I begin 2022 feeling like we have gone 12 rounds in a heavyweight boxing competition. Who would have thought that after the challenges we experienced in 2020, things would be more difficult in 2021? Every day presented a new opportunity, and it felt like a fight to keep production rolling to meet customer demand.
Among the many challenges the industry faced were hyperinflation on materials and shipping, lack of material availability, extended lead times, shipping shortages and delays, employee health and availability, work attendance, and a monsoon of demand from customers. We got creative on how to navigate the challenges, and I feel most of us performed better than in 2020.
So, what does 2022 have in store? I wish I had a crystal ball, but since I do not, I want to share what we are doing.
We think the first half of 2022 is going to be strong with customer demand. There is little or no field inventory in the pipeline, there is no reduction of demand from price increases, and our backlog is considerable. After that, it is unclear. You would have to think that inflation will catch up with customers’ cash flow.
Demand for products is the highest in our company history. We have continued over the last several years with our planned building and machinery expansion. In 2022, we are continuing with that plan, only with more caution. We don’t want to miss opportunities, nor do we want to be overextended when this market corrects itself.
Our suppliers tell us that costs and delays will continue through most of next year. We have bought domestic supply through second quarter and foreign supply through fourth quarter of 2022. Cash flow is a big concern. The cost for the materials and components is higher, but the unforeseen shipping costs have our eyebrows raised. Some containers are costing $20,000, but that is just to port; there is another $4,000 from port to our dock.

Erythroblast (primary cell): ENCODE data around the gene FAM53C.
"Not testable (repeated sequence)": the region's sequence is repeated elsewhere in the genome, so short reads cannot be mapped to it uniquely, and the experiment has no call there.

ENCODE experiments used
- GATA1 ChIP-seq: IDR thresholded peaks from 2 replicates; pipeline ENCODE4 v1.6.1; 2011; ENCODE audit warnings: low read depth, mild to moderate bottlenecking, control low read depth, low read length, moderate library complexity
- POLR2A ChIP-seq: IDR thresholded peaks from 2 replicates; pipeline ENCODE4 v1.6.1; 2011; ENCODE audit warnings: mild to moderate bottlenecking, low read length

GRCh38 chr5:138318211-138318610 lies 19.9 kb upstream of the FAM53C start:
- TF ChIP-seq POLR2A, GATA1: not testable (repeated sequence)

We are hiring every day. This year we were able to maintain our employment level but not add to it. To combat inflation and retain employees, two bonuses were provided this year.
What Do We Do?
In my opinion, relationships in this industry are critical. One positive thing from COVID is that it has brought our industry together with a unified challenge from supply chain, manufacturing, and distribution. I have never been more uncertain in my career than I am today, in trying to forecast the second half of 2022. One thing I have learned over the years is that talking with our peers, suppliers, and distribution brings a lot of ideas to help us navigate the future.
Our Association provides us with these opportunities.
The Supply Summit & Showcase is April 6-8 in New Orleans. The Supplier Board of Governors does an outstanding job providing opportunities to network and puts on a terrific showcase for manufacturers to view their products and services. (Learn more about what’s planned in this story.
Our company always leaves the convention with ideas for the future. I encourage all of you to take the time to attend, share your ideas, and walk away with a few new ideas for your company.
Tim Burenga | Worksaver | Association President